Creating an Eco-Home. New-build and retrofit: a practical guide (Green Books, for September 2015 publication) EXTRACT

 

Contents

 

1. Introduction: Why, where, how and when to use this book

What is an eco-home? What do you need to know to create one?.. 13

How to find what you need in this book ................. 14

Speed-reading ......................................................... 15

I. WHY ISSUES

2. Why have an eco-home?

Overarching reasons................................................ 17

What benefits do you seek?.................................... 17

Eco-purism or pragmatism ..................................... 18

II. WHERE ISSUES

3. Climatic and microclimatic considerations

Local climate basics ................................................ 21

Choosing what should be where in the garden: microclimatic landscaping.. 23

 

4. New-build: site choice and planning

Location basics........................................................ 29

Choosing an area..................................................... 30

Choosing a site ........................................................ 31

Choosing where the house should go .................... 32

Choosing to group homes....................................... 35

 

5. Choosing an old building to eco-upgrade

Old buildings basics ................................................ 39

Choosing an old house............................................ 40

Structural problems: cracks .................................... 41

Structural problems: rot and insect damage .......... 42

Sunlight .................................................................... 43

Relation to other homes .......................................... 43

III HOW ISSUES

6. Keeping warm: minimising fabric heat loss

Heat-loss basics......................................................47

Insulation .................................................................. 53

Building physics.......................................................56

Insulation materials..................................................59

Avoiding common insulation failures ......................62

 

7. Keeping warm: airtightness issues

Airtightness basics................................................... 66

PassivHaus .............................................................. 67

Dynamic insulation .................................................. 68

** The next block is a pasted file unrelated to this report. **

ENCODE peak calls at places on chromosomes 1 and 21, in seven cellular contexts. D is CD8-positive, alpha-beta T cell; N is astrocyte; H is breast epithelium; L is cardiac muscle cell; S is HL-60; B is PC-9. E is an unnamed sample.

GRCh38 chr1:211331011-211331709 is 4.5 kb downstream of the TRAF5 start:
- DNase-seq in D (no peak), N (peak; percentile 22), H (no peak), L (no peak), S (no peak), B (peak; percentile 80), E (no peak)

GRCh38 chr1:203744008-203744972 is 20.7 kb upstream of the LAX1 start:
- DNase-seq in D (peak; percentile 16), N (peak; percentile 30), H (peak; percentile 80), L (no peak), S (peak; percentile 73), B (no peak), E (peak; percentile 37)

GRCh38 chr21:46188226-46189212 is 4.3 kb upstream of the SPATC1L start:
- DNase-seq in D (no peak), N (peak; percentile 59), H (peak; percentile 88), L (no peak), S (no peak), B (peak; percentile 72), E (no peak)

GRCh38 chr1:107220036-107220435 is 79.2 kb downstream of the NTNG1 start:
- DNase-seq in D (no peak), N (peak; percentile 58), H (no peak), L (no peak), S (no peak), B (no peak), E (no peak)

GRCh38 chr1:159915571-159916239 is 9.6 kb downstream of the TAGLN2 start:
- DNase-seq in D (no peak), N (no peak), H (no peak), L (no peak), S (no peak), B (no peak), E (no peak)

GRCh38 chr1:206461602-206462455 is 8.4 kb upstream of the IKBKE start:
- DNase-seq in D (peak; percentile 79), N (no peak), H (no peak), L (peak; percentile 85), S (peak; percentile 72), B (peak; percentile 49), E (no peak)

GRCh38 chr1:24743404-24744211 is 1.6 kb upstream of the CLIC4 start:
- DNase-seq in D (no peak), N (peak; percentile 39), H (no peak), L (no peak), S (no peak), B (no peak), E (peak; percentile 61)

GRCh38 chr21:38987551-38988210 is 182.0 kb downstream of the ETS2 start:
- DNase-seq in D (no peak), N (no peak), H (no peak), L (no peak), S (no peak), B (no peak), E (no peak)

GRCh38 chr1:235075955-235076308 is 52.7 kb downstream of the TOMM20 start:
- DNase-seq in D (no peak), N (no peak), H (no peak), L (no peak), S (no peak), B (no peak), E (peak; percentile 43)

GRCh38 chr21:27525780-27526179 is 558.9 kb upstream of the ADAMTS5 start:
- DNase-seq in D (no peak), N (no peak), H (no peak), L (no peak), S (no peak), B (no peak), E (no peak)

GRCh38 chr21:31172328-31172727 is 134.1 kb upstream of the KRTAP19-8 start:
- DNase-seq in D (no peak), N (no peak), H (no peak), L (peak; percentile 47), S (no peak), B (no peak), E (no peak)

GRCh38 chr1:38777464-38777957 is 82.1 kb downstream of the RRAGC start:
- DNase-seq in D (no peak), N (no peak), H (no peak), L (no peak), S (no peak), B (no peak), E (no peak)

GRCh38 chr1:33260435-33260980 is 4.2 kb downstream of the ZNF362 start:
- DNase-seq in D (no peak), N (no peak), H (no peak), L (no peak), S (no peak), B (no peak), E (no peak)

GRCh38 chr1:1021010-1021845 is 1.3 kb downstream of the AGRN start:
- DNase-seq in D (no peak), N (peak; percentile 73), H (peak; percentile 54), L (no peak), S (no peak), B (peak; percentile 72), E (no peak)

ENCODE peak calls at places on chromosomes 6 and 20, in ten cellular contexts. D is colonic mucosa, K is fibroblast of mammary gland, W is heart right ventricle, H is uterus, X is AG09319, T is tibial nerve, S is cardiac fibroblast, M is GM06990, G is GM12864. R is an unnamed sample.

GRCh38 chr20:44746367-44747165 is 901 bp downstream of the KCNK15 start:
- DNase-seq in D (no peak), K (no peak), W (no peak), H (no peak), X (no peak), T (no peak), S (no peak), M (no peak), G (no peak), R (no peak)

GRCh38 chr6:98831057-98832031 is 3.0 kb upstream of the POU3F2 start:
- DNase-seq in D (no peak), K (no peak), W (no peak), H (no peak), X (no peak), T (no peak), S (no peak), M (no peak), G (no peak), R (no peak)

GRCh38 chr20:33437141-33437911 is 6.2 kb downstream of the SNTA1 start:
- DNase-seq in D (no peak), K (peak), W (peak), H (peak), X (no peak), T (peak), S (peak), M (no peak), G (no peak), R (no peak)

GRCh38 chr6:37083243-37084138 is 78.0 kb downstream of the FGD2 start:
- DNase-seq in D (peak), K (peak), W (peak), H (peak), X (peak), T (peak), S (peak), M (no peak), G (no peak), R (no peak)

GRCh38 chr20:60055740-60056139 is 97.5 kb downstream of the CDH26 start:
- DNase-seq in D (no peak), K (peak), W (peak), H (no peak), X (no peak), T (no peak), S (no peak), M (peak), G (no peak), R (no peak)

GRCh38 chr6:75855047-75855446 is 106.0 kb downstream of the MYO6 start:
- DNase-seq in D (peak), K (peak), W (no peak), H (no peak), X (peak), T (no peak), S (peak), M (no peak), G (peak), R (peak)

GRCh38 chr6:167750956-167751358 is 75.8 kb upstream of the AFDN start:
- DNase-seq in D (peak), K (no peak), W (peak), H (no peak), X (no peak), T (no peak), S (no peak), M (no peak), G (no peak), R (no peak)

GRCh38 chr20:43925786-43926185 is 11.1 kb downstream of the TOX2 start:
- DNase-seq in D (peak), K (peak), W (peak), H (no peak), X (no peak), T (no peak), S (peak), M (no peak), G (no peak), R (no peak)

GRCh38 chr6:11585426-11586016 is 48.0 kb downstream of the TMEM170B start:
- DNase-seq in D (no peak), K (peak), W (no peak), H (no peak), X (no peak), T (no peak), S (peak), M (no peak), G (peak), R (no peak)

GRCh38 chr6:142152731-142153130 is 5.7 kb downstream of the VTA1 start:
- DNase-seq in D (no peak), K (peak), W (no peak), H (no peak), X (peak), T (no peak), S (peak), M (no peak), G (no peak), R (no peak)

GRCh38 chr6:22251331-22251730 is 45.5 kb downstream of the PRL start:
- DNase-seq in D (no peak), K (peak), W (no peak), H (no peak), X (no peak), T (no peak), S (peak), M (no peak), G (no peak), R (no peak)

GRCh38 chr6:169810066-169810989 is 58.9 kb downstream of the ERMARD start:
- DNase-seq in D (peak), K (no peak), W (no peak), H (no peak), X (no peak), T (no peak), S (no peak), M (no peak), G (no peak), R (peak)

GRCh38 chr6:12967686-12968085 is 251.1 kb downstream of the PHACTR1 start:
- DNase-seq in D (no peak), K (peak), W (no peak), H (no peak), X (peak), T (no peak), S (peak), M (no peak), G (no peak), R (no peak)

Airtight construction ................................................70

Ventilation control ................................................... 74

 

8. Keeping warm: heating

Heating basics .........................................................77

Heating ..................................................................... 78

What fuel to use: CO2 and design implications ...... 80

Thermal mass ..........................................................83

Solar heating............................................................86

 

9. Keeping dry

Dampness and dryness basics...............................91

Design for dryness...................................................94

Making an old building dry ......................................95

 

10. Keeping warm and dry: implications for different types of construction

Warm and dry walls .................................................99

Warm windows ......................................................105

Insulating roofs: different constructions for different types..108

Warm ground floors...............................................111

  

11. Keeping old buildings warm, cool and dry

Insulating old buildings: basics ............................. 115

Insulating old roofs ............................................... 117

Insulatingoldwalls ..................................................119

Upgrading old windows ........................................ 125

Insulating existing ground floors ........................... 127

Old chimneys: problems or assets? ..................... 129

 

12. Keeping cool

Cooling basics ....................................................... 132

Keeping heat out ................................................... 133

Keeping cool indoors............................................. 138

Keeping cool in an old building ............................. 142

Keeping cool outdoors .......................................... 144

Keeping homes warm and cool ............................ 146

 

13. Keeping healthy: physical aspects

Healthy building: physical/material basics............ 150

What we breathe.................................................... 151

Physical but non-sensible factors ......................... 154

Making an old building healthy ............................. 156

What we drink ........................................................ 157

What we eat ........................................................... 158

 

14. Keeping healthy: spirit and soul

Daylight and mood ................................................ 164

Spatial factors ........................................................ 165

Sensory nutrition.................................................... 170

Soul/spirit factors................................................... 173

Nature connection ................................................. 176

 

15. Keeping the home safe

Security basics ...................................................... 179

Burglar-proofing..................................................... 180

Making an old building secure .............................. 183

 

16. Whole-life access

Disabled access basics.........................................184

Physical accessibility ............................................. 185

Making an old building accessible........................189

Safety for the visually impaired ............................. 190

IV WHAT ISSUES

17. Minimising hidden environmental impacts